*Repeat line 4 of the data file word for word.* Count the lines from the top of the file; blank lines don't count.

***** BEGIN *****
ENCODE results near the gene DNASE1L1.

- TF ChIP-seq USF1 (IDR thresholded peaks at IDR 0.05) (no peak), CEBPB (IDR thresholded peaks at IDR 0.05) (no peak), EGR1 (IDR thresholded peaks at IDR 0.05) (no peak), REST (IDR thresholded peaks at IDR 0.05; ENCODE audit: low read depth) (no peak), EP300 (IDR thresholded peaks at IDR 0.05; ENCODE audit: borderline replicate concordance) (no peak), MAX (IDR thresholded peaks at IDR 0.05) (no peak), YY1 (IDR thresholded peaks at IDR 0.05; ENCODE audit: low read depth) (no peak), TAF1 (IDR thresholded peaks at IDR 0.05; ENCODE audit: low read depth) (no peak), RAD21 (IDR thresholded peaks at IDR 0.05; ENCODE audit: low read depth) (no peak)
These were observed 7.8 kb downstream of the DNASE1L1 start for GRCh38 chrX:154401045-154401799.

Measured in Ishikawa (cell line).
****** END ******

Measured in Ishikawa (cell line).